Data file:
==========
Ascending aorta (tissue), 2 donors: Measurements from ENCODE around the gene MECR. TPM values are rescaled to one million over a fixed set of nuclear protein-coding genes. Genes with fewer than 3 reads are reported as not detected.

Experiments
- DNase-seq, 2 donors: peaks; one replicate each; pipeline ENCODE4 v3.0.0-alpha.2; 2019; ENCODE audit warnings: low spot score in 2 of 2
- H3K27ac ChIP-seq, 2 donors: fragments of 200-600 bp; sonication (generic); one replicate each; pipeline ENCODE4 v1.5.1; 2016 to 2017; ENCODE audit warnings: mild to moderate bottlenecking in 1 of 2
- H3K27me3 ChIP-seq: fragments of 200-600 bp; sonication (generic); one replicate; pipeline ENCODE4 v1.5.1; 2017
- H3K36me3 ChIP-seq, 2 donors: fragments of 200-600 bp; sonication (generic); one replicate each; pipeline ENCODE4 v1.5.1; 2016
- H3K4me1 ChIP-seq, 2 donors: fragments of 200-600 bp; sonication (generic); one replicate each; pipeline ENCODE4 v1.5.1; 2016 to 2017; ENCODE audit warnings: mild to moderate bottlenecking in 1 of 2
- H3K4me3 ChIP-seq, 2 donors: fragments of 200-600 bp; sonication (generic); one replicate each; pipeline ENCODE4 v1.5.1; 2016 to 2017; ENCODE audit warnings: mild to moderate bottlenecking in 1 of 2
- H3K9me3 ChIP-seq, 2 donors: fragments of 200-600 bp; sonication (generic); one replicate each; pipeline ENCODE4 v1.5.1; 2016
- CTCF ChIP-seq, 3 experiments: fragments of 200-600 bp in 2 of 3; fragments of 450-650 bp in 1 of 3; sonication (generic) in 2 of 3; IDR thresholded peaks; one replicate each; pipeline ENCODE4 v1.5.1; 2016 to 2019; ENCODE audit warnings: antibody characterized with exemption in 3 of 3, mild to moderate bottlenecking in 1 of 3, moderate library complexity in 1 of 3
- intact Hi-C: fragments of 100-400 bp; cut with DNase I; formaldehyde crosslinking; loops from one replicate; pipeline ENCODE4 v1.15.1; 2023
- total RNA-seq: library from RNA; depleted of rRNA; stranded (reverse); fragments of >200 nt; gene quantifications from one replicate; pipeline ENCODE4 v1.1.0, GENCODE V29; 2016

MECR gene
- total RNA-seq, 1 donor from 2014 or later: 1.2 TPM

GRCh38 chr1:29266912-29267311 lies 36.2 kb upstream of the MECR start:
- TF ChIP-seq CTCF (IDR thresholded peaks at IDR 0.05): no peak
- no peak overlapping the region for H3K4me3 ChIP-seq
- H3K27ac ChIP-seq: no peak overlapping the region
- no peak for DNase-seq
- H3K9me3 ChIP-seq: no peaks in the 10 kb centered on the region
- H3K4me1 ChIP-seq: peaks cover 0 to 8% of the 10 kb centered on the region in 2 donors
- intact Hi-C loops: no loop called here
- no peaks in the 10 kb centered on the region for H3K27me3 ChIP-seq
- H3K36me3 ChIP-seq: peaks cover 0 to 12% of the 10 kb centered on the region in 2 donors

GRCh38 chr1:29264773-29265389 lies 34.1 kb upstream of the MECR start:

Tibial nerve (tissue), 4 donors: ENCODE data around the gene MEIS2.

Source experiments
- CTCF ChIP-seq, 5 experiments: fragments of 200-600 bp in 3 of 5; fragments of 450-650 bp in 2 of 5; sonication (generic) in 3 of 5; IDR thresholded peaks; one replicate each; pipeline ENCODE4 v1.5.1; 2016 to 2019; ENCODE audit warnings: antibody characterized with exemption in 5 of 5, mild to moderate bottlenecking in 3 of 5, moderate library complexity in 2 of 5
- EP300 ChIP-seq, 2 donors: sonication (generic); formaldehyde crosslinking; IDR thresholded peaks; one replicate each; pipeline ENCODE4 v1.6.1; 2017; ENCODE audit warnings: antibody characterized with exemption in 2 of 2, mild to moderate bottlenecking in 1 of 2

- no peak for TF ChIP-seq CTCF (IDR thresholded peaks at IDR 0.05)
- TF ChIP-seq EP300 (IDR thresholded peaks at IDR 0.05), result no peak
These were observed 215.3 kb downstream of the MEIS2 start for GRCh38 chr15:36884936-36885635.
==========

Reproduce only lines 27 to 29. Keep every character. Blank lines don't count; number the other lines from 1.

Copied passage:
Source experiments
- CTCF ChIP-seq, 5 experiments: fragments of 200-600 bp in 3 of 5; fragments of 450-650 bp in 2 of 5; sonication (generic) in 3 of 5; IDR thresholded peaks; one replicate each; pipeline ENCODE4 v1.5.1; 2016 to 2019; ENCODE audit warnings: antibody characterized with exemption in 5 of 5, mild to moderate bottlenecking in 3 of 5, moderate library complexity in 2 of 5
- EP300 ChIP-seq, 2 donors: sonication (generic); formaldehyde crosslinking; IDR thresholded peaks; one replicate each; pipeline ENCODE4 v1.6.1; 2017; ENCODE audit warnings: antibody characterized with exemption in 2 of 2, mild to moderate bottlenecking in 1 of 2